Katerina Dimakou1,2, Adamantia
Toumbis1,2, Anna Gkousiou3, Serafeim
Tsikritsaki1,2, Loukas Thanos4 and Christina
Pulmonary Department, Sotiria Chest Hospital, Athens, Greece,?26th
Pulmonary Department, Sotiria Chest Hospital, Athens, Greece,?3American
College, American College, Derree, Athens, Greece,?4Radiology
Department, Sotiria Chest Hospital, Athens, Greece
Bronchiectasis may contribute to severe asthma.
estimate the presence of bronchiectasis in severe asthma and the
relation with the clinical and functional parameters.
included patients with severe uncontrolled asthma.Symptoms, number of
exacerbations/year, courses of corticosteroids and antibiotics/year,
spirometry, and bronchial colonization were estimated. The Smith scale
for bronchiectasis was estimated by HRCT (score 0-24), taking a
score≥3 as radiologically significant.
Forty patients were studied, 28 women, mean age 57.9 years, 32 non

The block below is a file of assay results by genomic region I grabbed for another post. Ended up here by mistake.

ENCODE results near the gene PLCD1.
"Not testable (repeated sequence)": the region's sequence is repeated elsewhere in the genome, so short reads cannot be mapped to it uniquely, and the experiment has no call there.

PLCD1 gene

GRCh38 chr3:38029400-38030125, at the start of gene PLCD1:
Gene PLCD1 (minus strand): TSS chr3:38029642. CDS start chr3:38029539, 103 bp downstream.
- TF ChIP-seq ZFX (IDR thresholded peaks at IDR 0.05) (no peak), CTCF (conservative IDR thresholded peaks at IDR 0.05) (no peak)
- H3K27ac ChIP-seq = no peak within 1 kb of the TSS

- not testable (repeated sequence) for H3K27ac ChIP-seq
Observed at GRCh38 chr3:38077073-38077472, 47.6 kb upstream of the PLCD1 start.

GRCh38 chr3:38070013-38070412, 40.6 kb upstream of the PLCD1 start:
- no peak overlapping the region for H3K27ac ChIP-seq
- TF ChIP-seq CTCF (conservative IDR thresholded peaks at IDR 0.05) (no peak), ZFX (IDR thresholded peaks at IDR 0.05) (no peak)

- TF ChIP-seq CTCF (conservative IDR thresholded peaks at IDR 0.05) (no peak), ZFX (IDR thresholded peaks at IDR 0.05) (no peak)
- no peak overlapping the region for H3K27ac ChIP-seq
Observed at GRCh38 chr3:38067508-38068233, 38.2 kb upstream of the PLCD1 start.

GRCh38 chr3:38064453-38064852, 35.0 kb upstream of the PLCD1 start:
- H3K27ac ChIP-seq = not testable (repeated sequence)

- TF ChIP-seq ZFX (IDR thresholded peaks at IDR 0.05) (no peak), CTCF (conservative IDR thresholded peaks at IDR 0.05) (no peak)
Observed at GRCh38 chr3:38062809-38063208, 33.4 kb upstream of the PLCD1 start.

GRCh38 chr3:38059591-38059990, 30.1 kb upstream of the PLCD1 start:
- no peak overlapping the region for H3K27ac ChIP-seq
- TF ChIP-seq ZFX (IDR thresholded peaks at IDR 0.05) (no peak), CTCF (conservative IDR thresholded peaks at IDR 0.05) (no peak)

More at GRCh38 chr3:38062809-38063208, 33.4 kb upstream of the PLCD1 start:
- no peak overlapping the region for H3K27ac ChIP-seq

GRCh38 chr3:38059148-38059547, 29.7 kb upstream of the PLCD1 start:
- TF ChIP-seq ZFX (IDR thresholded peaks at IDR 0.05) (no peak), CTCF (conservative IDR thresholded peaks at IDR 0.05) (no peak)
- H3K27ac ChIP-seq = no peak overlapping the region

smokers. Mean ACT score was 14.2.The main symptoms were: cough (92%),
wheezing (95%), dyspnea (92%), sputum production (72%) of which mucoid
(52%), mucopurulent and purulent (48%). Exacerbations: 4.4/year,
corticosteroid courses/year:4.4, antibiotic courses/year:2.8.In 27
patients (67,5%) bronchiectasis was diagnosed: score 5.2.
The mean FEV1
72.6%. Nine patients (22.5%) were colonized with pathogens, 6 of whom
with Pseudomonas Aeruginosa. Patients with sputum
production had a higher smith score compared to those without
expectoration (p=0.005). Patients with pathogens in sputum cultures had
a higher smith score compared to those with normal flora
No correlation was found
extent of bronchiectasis and the lung function parameters.The severity
of bronchiectasis was correlated to the number of antibiotic
courses/year (p=0.002). Lower ACT score was related with a higher
asthma exacerbation rate (p=0.001).
The evidence of bronchiectasis on HRCT is common in patients with
severe asthma. Sputum production and pathogen isolation may indicate
the presence of this comorbidity and the need of antibiotics as an